In 1853 he was an unsuccessful candidate for the U.S. House of Representatives. Like many Americans frustrated with the leading political parties, Gayarré joined the Know-Nothing Party, a nativist party whose anti-immigrant and racial beliefs appealed to him. But Gayarré was a loyal Catholic and, although elected as a delegate to the 1855 national Know-Nothing Party convention, he was refused admission because of his religious beliefs. Gayarré strongly supported slavery and Louisiana’s secession from the Union in 1861. In 1863, at an assembly held at Osyka, Mississippi, he proposed arming slaves for the defense of the Confederacy.
Gayarré served as a delegate from Louisiana’s Union Democratic party to the national unity convention at Philadelphia in 1866, and ran unsuccessfully for the U. S. Senate in 1867. From 1873 to 1877, he was a reporter of decisions for the Supreme Court of Louisiana. During the latter legislative term, state voters ratified a new constitution that accelerated the Americanization of the state, destroying a way of life that Gayarré cherished.
Later Life And Writings
Gayarré’s historical and fictional writing was primarily a sideline until financial adversity forced him to rely on his writing for his livelihood. His novels and plays include The School for Politics: A Dramatic Novel (1854); Dr. Bluff in Russia; or, the Emperor Nicholas and the American Doctor (1865); Philip II of Spain (1866); Fernando de Lemos, Truth and Fiction: A Novel (1872); and Aubert Dubayet; or The Two Sister Republics (1882). He also published articles in the nineteenth century’s leading journals, including the North American Review, Harper’s Magazine, Frank Leslie’s Popular Monthly, Belford’s Magazine, and Catholic World.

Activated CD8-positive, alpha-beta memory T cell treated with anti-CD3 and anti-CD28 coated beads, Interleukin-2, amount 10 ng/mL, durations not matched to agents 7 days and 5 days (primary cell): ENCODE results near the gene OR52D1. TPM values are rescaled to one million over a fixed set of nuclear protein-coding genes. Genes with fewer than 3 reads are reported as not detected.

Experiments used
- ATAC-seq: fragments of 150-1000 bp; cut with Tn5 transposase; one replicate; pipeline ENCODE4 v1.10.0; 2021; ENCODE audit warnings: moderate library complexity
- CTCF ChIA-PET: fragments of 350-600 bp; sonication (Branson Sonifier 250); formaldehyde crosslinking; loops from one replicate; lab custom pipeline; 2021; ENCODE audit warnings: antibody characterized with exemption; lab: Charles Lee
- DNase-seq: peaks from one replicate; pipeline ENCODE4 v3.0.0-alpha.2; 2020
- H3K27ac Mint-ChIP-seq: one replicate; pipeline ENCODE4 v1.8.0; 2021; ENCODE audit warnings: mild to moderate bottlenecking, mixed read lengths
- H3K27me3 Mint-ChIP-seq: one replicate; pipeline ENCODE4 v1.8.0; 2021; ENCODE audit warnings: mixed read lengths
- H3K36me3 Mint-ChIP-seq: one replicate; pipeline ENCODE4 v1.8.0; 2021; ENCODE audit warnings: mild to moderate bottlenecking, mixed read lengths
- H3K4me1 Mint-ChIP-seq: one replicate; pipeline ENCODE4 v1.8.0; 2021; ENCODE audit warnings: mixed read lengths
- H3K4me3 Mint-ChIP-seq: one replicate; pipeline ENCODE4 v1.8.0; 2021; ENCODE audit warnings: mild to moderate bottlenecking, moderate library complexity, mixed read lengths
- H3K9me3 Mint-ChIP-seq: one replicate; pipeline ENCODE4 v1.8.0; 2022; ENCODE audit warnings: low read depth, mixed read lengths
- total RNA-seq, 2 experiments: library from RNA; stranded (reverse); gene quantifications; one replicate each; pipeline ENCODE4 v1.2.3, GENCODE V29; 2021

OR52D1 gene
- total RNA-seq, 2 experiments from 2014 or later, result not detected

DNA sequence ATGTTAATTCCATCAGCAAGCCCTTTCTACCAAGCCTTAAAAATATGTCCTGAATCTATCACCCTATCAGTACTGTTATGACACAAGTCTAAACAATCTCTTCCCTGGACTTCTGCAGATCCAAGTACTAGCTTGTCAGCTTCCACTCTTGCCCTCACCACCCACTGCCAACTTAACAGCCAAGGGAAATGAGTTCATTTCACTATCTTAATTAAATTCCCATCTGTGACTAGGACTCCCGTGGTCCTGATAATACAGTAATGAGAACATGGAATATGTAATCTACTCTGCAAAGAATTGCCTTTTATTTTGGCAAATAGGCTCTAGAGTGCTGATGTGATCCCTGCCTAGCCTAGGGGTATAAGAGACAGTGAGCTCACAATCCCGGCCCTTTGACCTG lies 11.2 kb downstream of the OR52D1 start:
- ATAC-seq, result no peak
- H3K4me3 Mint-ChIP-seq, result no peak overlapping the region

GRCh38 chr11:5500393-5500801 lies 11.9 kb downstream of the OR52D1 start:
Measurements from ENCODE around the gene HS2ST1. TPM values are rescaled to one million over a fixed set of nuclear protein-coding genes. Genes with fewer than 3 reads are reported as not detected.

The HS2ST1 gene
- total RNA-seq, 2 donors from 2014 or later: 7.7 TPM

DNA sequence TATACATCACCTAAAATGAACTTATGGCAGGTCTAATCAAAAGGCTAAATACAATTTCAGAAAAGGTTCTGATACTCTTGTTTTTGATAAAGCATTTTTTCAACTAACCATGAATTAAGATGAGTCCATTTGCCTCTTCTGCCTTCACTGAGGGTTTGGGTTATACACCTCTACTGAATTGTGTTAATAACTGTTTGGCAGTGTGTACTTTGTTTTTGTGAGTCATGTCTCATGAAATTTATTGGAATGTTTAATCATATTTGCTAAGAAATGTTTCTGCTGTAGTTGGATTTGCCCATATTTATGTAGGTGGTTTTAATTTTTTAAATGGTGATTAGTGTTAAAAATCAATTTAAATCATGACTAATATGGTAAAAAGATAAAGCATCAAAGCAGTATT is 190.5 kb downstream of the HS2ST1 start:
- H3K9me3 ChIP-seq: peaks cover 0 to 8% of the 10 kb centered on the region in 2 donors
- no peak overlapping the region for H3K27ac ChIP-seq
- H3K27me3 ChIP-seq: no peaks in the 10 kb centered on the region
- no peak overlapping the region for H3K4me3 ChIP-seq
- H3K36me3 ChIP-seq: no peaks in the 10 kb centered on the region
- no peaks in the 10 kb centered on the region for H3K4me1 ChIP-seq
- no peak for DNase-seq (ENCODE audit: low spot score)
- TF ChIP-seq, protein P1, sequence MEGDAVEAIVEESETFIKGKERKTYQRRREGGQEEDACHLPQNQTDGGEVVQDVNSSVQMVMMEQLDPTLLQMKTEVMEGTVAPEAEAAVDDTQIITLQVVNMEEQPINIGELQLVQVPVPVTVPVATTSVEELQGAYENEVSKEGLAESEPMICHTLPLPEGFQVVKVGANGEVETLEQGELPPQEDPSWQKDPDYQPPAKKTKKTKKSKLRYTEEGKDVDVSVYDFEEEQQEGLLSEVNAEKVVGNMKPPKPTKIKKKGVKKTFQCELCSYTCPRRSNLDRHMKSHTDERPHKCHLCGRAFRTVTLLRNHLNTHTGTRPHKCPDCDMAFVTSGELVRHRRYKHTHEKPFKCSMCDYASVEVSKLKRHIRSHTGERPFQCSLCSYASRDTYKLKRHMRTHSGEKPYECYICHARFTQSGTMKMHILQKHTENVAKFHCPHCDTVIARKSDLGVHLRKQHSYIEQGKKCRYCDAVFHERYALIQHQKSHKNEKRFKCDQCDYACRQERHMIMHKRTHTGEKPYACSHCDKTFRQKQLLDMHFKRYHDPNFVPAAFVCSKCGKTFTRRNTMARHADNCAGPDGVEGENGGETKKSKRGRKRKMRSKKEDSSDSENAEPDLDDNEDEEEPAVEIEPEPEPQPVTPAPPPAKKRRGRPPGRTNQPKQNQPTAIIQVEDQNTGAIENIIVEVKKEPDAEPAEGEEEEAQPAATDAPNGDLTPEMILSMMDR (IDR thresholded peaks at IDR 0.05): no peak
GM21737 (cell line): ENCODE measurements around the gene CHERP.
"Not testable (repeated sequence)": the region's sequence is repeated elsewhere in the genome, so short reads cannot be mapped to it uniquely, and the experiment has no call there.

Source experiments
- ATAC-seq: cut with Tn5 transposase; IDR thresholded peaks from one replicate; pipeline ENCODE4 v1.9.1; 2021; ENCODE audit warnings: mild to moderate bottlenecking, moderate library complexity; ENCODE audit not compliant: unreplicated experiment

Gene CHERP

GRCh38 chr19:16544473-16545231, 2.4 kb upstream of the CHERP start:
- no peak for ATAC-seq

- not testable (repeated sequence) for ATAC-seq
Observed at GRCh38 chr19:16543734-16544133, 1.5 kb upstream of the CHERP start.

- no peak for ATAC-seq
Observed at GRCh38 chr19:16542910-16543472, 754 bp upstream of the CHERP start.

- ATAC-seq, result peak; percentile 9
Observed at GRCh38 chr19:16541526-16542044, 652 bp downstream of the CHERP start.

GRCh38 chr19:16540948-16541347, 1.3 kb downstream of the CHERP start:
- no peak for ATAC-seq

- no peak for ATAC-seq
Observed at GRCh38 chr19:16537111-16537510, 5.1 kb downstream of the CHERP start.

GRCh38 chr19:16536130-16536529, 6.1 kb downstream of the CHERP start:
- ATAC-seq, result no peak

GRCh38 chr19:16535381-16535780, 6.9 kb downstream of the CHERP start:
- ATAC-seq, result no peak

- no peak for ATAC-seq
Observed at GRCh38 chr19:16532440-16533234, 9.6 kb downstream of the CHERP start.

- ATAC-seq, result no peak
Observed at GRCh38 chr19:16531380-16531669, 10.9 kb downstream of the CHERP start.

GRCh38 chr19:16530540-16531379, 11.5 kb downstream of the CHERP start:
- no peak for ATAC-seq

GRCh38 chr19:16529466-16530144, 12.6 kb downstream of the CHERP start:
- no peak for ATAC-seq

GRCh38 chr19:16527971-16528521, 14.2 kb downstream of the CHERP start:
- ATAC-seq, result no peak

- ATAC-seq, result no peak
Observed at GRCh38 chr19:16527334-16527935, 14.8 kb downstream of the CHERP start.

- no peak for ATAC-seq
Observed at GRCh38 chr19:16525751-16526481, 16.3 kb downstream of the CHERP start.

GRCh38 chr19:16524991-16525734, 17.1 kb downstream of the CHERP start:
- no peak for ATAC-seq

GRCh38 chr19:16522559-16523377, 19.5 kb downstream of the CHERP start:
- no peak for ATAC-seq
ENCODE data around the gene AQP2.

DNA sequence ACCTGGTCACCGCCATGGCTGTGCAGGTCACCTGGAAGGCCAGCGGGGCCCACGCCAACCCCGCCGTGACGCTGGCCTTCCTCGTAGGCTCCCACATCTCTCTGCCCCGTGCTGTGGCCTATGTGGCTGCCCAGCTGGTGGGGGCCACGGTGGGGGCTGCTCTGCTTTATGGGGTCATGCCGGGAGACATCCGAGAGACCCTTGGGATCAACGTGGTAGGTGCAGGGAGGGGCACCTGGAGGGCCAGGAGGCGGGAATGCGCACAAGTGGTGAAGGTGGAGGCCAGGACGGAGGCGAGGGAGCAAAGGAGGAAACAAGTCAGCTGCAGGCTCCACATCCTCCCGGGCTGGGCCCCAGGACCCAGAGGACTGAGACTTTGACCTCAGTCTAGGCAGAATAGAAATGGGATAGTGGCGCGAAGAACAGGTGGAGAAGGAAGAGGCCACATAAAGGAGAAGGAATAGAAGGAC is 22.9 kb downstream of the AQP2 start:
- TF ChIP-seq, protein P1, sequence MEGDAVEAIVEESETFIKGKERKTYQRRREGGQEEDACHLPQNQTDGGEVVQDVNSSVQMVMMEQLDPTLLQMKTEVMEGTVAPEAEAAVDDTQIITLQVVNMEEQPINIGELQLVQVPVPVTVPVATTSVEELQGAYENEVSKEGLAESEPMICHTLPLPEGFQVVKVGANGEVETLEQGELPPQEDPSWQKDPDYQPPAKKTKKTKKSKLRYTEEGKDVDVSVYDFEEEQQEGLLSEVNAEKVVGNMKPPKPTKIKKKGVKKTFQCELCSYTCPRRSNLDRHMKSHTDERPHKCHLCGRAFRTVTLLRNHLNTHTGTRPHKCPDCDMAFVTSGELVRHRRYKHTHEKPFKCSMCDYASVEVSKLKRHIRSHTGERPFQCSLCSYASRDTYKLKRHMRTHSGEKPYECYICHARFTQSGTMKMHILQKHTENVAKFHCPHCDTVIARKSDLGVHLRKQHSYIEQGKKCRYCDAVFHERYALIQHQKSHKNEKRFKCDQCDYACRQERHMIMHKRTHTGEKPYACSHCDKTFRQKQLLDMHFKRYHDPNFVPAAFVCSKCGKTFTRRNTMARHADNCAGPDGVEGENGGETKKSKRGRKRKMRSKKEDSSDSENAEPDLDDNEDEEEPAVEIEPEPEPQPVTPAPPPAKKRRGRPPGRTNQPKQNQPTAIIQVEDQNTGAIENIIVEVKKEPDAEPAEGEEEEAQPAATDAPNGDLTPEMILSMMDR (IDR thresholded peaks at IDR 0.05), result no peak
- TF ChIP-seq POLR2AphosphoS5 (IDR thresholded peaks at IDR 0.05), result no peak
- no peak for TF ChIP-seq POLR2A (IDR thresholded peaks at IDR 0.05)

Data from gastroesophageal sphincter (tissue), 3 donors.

At the age of fifty-one, Gayarré married Shadie Ann Sullivan Buchannan, the widow of Henry Buchannan of Columbus, Mississippi. In 1859, he and his wife acquired 533 acres in Tangipahoa Parish, ninety miles north of New Orleans. They named it Roncal after the Spanish region that was home to Gayarré’s ancestors. They resided there or in New Orleans until Roncal was sold in 1881, making them permanent residents of New Orleans for the rest of their lives. The couple had no children. (Gayarré’s only child was born of Delphine Le Maitre, a slave in his household when Gayarré was twenty-one. The child, named Charles Gayarré, was baptized in the St. Louis Cathedral of New Orleans.)
In his senior years, Gayarré was discouraged about his life’s work and had financial difficulties. Although he offered the Confederate cause his staunch support, the war cost him what little he had left financially. In the 1860s he began a friendship with New Orleans writer Grace King, who became much like a daughter to him and inherited his papers. King encouraged Gayarré’s writing in his later life and sought financial support for him through many schemes and solicitations. At his death on February 11, 1895, Gayarré was poor but well respected by his friends and colleagues as the father of Louisiana history and one of the state’s literary pioneers. At Gayarré’s death, King wrote that the “early cultural history of the state” was being buried with him.